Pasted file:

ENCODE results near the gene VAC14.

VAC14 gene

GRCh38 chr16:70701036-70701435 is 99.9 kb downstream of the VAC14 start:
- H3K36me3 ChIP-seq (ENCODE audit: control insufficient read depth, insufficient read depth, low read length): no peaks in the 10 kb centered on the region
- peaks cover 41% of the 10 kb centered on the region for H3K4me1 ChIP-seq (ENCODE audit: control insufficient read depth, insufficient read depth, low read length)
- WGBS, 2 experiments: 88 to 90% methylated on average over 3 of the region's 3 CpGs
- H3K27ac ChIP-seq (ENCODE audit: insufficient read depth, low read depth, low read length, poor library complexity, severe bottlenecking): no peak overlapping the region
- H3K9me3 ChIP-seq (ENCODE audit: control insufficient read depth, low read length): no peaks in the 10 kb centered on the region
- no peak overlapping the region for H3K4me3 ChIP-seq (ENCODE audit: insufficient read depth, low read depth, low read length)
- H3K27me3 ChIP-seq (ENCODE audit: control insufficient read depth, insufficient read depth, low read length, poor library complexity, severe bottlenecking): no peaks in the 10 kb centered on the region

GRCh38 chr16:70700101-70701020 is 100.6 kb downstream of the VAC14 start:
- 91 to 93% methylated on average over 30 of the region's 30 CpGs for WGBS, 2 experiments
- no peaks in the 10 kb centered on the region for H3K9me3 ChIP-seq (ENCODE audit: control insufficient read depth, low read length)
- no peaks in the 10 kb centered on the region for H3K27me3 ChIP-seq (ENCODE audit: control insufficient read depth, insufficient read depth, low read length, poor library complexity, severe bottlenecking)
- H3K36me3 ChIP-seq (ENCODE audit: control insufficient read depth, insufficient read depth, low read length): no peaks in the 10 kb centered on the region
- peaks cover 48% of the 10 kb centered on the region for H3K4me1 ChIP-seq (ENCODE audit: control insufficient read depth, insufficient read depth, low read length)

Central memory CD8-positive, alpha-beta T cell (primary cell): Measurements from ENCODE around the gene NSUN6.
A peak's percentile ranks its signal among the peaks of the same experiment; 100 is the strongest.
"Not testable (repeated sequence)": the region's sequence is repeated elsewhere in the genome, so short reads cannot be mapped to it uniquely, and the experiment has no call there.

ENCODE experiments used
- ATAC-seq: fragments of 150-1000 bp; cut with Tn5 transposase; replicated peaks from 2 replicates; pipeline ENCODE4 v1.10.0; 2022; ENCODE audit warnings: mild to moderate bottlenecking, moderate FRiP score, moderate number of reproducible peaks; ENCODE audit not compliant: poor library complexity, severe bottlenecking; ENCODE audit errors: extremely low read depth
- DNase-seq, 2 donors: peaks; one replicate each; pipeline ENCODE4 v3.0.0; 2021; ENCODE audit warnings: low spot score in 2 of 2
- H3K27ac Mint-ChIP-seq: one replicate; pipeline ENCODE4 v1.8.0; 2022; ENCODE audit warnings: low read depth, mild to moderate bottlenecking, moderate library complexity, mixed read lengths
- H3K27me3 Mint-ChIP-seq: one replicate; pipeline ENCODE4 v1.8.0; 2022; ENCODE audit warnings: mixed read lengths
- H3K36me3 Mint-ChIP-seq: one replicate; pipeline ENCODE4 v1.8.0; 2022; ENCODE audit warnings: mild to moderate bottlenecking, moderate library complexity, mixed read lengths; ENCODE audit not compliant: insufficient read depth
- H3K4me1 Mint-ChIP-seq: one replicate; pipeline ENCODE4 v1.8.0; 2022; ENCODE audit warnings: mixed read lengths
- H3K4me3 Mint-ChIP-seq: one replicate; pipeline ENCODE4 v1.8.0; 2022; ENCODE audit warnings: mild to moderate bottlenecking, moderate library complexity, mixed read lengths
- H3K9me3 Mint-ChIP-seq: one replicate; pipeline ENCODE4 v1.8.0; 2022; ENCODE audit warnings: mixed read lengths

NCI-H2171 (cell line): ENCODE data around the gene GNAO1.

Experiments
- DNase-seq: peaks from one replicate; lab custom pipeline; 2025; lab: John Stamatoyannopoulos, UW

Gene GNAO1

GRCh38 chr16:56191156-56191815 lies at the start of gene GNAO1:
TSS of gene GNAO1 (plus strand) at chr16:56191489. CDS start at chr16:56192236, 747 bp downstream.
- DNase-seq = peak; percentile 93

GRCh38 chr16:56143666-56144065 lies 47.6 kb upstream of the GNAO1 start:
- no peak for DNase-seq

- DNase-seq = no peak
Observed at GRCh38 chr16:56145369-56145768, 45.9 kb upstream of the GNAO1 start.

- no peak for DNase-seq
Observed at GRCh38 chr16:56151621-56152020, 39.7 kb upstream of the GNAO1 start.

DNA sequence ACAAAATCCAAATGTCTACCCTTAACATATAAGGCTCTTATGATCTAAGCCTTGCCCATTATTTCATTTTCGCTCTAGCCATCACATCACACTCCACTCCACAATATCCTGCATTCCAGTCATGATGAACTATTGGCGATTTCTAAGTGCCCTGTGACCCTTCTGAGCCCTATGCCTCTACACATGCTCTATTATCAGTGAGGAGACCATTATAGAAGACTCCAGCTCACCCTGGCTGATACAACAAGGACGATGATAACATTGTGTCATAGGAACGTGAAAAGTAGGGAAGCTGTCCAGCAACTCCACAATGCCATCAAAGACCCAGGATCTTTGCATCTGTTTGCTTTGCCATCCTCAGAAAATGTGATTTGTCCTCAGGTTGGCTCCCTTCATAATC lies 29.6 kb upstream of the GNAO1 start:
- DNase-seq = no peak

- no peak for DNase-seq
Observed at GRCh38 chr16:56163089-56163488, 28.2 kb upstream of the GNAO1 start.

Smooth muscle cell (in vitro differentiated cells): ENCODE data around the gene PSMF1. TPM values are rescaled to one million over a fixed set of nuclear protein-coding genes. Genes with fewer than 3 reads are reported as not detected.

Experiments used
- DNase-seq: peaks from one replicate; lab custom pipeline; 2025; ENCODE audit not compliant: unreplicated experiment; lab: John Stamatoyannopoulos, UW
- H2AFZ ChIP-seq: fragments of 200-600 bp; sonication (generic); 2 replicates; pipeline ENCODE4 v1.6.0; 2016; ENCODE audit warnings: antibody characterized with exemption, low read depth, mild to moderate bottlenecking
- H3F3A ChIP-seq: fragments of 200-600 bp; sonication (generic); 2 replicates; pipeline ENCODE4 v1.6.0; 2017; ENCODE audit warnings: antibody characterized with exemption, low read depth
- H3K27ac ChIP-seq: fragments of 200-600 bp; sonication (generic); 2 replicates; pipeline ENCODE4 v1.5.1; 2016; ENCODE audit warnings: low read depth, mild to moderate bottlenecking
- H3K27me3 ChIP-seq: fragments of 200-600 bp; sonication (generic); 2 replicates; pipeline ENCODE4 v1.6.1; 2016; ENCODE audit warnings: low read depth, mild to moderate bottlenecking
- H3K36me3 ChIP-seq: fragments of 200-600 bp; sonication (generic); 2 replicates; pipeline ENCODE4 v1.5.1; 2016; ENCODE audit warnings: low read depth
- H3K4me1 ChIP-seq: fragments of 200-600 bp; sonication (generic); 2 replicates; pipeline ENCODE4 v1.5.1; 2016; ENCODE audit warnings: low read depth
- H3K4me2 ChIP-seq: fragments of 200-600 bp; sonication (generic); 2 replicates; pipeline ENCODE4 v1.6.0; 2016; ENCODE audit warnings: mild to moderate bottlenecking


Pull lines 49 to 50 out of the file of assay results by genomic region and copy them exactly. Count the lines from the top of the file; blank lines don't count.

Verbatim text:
- H2AFZ ChIP-seq: fragments of 200-600 bp; sonication (generic); 2 replicates; pipeline ENCODE4 v1.6.0; 2016; ENCODE audit warnings: antibody characterized with exemption, low read depth, mild to moderate bottlenecking
- H3F3A ChIP-seq: fragments of 200-600 bp; sonication (generic); 2 replicates; pipeline ENCODE4 v1.6.0; 2017; ENCODE audit warnings: antibody characterized with exemption, low read depth